Law

Three examples from today: 1) Coal shortage and heatwave spark India’s power woes: The government says it is doing all it can do to ensure supplies. Coal India, the world’s largest coal miner, has increased production by 12%, “strengthening India’s energy security”, according to the federal coal ministry. It also despatched 49.7 million metric tonnes […]

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“So accept the favours, sway the key blocs, and you will get into power — ruling with actions that look contradictory and stupid to those who don’t understand the game: privately helping a powerful industry you publicly denounced, or passing laws that hurt a bloc that voter for you. But your job isn’t to have […]

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After today’s three presentations on my research — and the surprise discovery of another very pertinent U of T PhD dissertation which I will read tomorrow — I learned that through the library I have access to the Kanopy streaming service and watched the RBG documentary which was the first thing recommended. It’s rightly praised […]

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While outside the area of climate change policy, the concept and slogan of “defunding the police” is revealing about important dynamics between progressive activist politics and policy-making by those who actually win power. As The Economist reported in 2021: The critical division is over whether or not the plan is a pretext to “defund the […]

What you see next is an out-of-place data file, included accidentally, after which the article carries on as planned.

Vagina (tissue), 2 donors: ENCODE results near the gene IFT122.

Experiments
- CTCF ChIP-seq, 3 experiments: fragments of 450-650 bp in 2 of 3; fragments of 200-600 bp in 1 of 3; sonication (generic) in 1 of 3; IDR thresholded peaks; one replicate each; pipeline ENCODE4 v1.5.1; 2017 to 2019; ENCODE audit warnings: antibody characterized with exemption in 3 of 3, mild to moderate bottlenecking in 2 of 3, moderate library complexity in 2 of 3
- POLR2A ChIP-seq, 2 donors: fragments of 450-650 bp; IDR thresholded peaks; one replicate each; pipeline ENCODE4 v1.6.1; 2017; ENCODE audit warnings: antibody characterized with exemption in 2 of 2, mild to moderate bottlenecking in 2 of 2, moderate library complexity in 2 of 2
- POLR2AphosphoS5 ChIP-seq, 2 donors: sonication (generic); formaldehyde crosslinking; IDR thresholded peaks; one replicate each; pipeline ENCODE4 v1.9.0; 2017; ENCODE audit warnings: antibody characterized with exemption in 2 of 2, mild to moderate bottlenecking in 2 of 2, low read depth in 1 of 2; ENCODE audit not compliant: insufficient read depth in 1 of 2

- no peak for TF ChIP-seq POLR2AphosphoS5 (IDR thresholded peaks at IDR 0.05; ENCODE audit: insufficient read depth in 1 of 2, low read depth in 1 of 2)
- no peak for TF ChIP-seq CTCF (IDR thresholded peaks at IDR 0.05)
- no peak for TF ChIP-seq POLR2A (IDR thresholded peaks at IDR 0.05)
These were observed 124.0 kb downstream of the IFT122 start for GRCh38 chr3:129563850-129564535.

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Today I saw a Twitter post with some text that governments cut from the Summary for Policymakers from the 6th Assessment Report (AR6) of the Intergovernmental Panel on Climate Change (IPCC): B6.4. Factors limiting ambitious transformation include structural barriers, an incremental rather than systemic approach, lack of coordination, inertia, lock-in to infrastructure and assets, and […]

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An impression that I can’t shake the more I learn about the personal histories of people in the British royal family is that it has mostly been awful for them, and they might benefit as much as anyone from the abolition of the institution. That makes this argument from Polly Toynbee more plausible: Clearly Britain […]

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The CBC has some interesting reporting on the medical ethics of triage in relation to the voluntarily unvaccinated: Udo Schuklenk, Ontario Research Chair in bioethics at Queens University and co-editor of the journal Bioethics, questions the argument that vaccine refusers are victims of misinformation. “There’s many people in my field who go on about equity […]

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The most disturbing thing about the January 6th riot and Trump coup attempt has been the reaction of American politicians. Despite being witnesses and targets of the attack, politics as usual has persisted, including Trump’s dominance of the Republican party. This suggests a substantial danger that Americans in power will choose the victory of their […]

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Along with fellow NDP MPP Bhutila Karpoche, my former Member of the Provincial Parliament Jessica Bell is proposing a Rent Stabilization Act, which would stop landlords from raising rents between tenants. It would also establish a rent registry with the Landlord and Tenant Board. If passed, the law would help rationalize the incentives faced by […]

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Because of its restrained and historically accurate storytelling, Bridge of Spies is one of my favourite films. Looking for something a bit meatier than podcasts to listen to on my exercise walks, I am trying out an Audible account with James Donovan’s Strangers on a Bridge: The Case of Colonel Abel. It’s the perfect kind […]

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